United States: Recent Superior Court Decision Highlights Perils Of Post-Trial Practice In Pennsylvania

The Superior Court's recent decision in Vietri v. Delaware Valley High School, No. 648 EDA 2012 (March 22, 2013), brings into sharp focus the intricacies of Pennsylvania post-trial practice and the need to proceed cautiously in preserving appellate rights.

The case features a complicated procedural history, initially stemming from the plaintiff's incorrect filing of a posttrial motion after the trial court granted summary judgment in favor of the defendant. The plaintiff also filed a timely notice of appeal. By letter to the plaintiff's counsel, the Superior Court expressed concern over its jurisdiction, noting that the post-trial motion remained outstanding and that an appeal may not be taken until a valid post-trial motion has been decided. The letter did not address whether the posttrial motion had in fact been properly filed. The appellant's counsel failed to respond to the Superior Court's letter, and the Superior Court quashed the appeal.

Shortly thereafter, the trial court denied the pending posttrial motion and the plaintiff filed another notice of appeal one day later. The Superior Court again quashed the appeal, this time upon the defendant's petition arguing that the new notice of appeal was filed more than 30 days after the summary judgment order became final and therefore was untimely. The Superior Court's order specified that it quashed the appeal without prejudice to the plaintiff's right to seek relief nunc pro tunc in the trial court.

The plaintiff followed the Superior Court's advice and filed a petition to appeal nunc pro tunc in the trial court. The trial court denied the petition without opinion or explanation. The plaintiff then filed his third appeal to the Superior Court.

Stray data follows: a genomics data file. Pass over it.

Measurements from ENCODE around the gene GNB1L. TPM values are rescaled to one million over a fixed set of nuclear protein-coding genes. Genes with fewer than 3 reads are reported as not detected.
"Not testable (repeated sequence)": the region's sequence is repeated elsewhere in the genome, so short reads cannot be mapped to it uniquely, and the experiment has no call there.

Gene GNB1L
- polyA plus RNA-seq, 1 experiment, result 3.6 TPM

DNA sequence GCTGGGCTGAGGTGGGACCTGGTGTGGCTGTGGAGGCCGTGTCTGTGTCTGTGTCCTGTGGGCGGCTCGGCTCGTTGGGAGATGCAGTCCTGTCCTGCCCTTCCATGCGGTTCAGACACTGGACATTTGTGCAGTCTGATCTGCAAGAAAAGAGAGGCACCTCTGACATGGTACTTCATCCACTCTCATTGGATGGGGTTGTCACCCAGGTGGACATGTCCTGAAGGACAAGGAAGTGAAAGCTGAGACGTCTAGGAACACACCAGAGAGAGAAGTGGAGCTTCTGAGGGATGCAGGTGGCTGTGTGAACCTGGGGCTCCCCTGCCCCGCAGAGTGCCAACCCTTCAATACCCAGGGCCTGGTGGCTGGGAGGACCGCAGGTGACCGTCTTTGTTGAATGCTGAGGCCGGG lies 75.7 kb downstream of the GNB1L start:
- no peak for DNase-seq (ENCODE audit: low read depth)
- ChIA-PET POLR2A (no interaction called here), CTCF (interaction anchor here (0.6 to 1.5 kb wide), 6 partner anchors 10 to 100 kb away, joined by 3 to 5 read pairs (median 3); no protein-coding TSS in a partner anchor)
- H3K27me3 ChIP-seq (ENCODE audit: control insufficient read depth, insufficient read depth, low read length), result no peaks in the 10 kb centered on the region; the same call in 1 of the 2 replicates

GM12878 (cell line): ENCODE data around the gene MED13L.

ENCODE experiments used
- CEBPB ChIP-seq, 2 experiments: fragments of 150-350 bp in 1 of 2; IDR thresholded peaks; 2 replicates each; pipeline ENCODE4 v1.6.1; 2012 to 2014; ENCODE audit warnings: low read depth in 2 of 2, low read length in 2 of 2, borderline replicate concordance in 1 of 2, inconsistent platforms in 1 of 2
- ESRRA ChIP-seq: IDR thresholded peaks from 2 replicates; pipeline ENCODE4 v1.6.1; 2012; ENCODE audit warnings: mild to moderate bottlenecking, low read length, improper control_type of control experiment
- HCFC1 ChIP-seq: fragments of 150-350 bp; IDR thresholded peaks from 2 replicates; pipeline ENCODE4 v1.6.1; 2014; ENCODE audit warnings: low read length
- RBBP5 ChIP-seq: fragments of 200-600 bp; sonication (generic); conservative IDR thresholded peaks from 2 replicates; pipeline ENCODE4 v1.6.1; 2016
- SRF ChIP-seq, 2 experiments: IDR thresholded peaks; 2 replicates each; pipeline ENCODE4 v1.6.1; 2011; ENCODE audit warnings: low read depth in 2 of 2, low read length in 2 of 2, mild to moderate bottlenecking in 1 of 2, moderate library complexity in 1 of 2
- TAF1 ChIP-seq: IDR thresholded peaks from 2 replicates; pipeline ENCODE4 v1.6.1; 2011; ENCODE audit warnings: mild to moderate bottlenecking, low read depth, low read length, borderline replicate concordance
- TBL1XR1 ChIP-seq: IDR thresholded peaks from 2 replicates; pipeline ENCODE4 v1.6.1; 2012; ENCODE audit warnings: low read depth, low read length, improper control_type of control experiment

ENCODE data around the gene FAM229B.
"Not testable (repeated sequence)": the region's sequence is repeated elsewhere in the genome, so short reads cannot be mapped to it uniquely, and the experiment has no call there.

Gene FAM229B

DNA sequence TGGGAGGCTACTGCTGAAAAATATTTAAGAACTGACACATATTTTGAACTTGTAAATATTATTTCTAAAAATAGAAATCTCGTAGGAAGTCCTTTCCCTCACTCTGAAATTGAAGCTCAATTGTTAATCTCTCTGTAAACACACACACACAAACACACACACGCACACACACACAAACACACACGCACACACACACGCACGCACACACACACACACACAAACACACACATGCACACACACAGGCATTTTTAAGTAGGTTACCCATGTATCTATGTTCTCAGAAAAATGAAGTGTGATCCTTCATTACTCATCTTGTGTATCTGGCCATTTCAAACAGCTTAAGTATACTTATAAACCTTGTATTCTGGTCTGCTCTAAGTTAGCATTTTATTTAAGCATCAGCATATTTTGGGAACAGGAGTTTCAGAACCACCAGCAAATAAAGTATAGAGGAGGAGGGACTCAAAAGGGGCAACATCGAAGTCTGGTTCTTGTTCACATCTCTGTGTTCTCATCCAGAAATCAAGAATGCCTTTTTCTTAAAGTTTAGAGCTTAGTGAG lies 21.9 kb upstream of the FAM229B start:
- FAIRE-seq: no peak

The Superior Court held that the trial court abused its discretion in denying the petition for appeal nunc pro tunc. The Superior Court first noted that the plaintiff erred by filing a post-trial motion to an order granting summary judgment. Accordingly, the post-trial motion was either a legal nullity or potentially could be construed as a motion for reconsideration, but in neither event would this filing toll the time to appeal. The plaintiff did, however, file his original notice of appeal within 30 days of the final order entered by the trial court, and so the Superior Court admitted that it "arguably erred" by quashing the plaintiff's first appeal. The Superior Court corrected what it characterized as "a breakdown in this Court that interfered with Appellant's right to appeal" by directing the trial court to enter an order restoring the plaintiff's right to appeal nunc pro tunc.

As even this brief overview of the case's complicated procedural history shows, this case highlights several of the many possible pitfalls of Pennsylvania appellate practice: